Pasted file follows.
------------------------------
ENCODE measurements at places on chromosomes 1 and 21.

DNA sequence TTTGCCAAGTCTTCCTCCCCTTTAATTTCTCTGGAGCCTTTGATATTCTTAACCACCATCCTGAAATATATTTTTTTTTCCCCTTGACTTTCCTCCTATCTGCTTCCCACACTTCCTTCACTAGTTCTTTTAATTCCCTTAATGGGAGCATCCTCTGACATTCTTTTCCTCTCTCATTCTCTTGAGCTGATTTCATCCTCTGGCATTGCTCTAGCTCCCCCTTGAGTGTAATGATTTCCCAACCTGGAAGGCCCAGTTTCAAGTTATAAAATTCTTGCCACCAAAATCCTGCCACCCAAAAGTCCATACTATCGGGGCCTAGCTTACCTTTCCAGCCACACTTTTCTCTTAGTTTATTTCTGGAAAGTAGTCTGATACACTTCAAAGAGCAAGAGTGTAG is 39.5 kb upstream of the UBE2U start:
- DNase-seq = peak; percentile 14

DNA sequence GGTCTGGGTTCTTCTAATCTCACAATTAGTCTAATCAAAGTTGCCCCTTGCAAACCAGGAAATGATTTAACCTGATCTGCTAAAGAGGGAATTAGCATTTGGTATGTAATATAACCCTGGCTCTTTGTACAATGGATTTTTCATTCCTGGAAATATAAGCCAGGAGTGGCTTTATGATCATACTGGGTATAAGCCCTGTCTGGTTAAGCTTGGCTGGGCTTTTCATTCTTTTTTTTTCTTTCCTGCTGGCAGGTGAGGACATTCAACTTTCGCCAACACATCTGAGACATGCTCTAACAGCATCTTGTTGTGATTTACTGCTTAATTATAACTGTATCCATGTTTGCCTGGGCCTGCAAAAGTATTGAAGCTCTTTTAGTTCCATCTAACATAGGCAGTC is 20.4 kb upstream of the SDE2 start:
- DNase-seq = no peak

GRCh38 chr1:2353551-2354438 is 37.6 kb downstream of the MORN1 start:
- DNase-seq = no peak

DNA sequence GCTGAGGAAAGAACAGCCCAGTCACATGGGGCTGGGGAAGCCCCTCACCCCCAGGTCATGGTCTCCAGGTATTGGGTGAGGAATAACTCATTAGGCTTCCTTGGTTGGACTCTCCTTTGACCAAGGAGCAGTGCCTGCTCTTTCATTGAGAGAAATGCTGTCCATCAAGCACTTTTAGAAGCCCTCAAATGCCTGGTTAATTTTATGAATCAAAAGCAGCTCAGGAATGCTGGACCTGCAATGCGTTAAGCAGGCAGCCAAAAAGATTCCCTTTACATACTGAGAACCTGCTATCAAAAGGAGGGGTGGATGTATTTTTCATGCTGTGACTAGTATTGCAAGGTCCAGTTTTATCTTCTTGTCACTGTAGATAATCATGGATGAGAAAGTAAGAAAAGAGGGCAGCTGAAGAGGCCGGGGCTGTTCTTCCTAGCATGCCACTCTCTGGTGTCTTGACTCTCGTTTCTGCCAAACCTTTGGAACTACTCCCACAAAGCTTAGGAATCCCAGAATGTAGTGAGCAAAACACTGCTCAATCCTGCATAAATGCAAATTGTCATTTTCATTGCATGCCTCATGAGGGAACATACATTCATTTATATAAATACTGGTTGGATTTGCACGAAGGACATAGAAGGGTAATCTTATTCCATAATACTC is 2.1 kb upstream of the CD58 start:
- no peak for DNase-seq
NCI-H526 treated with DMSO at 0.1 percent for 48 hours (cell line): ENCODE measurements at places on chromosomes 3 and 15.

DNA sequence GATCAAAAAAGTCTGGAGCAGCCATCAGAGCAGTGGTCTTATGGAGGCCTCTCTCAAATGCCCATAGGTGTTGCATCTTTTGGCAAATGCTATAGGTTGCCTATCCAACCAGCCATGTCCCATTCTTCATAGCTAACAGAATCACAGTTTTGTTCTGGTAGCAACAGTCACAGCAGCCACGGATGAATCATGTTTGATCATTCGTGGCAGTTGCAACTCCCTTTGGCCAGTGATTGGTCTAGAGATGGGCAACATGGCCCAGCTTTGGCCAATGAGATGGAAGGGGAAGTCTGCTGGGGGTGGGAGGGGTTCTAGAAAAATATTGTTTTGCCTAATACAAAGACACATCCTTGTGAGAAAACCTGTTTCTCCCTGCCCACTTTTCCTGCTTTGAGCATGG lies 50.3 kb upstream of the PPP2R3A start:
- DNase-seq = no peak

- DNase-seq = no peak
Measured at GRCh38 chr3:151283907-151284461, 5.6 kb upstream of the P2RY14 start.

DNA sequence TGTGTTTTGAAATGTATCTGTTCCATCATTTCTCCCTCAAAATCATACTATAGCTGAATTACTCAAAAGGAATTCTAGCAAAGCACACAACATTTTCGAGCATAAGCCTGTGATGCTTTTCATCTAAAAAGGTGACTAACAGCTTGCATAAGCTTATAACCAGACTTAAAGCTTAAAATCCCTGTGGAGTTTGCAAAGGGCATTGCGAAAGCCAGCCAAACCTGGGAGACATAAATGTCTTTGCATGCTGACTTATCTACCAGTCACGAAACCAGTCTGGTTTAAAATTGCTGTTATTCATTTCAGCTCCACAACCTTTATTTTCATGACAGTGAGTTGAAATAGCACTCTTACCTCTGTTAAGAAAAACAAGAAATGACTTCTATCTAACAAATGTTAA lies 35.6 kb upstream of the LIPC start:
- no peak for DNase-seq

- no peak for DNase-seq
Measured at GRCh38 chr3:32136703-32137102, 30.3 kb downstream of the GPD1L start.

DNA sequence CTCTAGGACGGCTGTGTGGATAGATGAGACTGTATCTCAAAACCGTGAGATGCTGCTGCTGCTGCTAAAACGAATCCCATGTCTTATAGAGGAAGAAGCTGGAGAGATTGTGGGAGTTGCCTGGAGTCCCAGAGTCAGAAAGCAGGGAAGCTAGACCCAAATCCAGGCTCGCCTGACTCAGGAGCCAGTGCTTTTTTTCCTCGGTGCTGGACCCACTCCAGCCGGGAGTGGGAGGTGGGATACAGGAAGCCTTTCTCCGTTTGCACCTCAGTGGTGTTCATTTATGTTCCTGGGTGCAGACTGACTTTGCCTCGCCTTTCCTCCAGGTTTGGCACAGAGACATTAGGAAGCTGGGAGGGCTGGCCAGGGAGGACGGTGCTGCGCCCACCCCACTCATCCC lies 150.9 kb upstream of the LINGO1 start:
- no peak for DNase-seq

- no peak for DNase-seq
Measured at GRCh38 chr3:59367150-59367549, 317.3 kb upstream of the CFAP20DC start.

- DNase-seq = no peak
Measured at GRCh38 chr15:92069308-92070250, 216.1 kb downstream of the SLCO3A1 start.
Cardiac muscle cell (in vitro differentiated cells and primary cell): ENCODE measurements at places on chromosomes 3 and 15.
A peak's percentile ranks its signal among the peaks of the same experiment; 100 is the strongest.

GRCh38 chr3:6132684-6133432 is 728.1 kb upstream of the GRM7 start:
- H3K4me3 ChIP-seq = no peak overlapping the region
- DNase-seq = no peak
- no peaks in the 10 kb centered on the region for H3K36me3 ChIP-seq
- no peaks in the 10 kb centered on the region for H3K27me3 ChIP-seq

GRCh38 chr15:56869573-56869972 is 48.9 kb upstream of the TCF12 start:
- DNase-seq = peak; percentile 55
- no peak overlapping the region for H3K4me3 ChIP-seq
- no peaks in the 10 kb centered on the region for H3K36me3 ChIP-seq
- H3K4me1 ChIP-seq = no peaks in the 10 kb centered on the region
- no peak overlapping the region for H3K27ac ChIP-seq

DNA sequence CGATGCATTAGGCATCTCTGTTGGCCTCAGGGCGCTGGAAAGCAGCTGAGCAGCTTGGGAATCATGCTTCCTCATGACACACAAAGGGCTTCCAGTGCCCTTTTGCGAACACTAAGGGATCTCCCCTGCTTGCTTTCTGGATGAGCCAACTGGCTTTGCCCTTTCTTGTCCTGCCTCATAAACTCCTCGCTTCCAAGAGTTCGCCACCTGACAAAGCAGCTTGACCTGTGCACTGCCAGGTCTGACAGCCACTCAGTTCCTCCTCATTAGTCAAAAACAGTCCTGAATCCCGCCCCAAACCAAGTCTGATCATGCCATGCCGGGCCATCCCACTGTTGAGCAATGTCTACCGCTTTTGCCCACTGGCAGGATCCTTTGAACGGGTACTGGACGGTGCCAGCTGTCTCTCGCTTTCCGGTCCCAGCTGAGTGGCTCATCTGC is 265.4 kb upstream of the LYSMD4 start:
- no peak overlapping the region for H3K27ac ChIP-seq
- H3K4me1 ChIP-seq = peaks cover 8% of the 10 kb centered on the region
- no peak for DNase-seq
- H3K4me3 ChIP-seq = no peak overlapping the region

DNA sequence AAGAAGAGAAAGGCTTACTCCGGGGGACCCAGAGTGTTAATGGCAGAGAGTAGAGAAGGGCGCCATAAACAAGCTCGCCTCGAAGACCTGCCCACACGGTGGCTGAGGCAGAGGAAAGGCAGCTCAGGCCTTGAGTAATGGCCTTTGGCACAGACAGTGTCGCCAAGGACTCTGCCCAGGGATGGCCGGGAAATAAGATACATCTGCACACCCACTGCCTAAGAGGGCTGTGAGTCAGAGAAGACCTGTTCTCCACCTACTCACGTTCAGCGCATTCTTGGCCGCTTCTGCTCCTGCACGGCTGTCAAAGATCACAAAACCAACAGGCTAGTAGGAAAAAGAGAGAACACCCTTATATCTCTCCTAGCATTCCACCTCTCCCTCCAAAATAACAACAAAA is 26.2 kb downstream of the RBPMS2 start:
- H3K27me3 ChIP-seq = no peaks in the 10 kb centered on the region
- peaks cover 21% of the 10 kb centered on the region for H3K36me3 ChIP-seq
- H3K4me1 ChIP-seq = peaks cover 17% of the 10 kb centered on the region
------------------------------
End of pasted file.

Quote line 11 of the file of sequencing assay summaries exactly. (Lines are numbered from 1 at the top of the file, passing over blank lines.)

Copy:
DNA sequence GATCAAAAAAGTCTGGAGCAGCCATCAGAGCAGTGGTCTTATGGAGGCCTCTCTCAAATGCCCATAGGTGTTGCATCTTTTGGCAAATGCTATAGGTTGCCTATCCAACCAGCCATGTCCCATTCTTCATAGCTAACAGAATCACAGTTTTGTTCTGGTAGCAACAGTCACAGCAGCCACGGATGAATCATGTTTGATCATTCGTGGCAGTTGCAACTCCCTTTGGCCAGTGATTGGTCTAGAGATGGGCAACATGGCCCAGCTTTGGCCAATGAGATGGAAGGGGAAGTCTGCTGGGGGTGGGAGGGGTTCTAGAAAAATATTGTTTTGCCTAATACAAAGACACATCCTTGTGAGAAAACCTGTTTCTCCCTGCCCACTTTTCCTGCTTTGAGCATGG lies 50.3 kb upstream of the PPP2R3A start: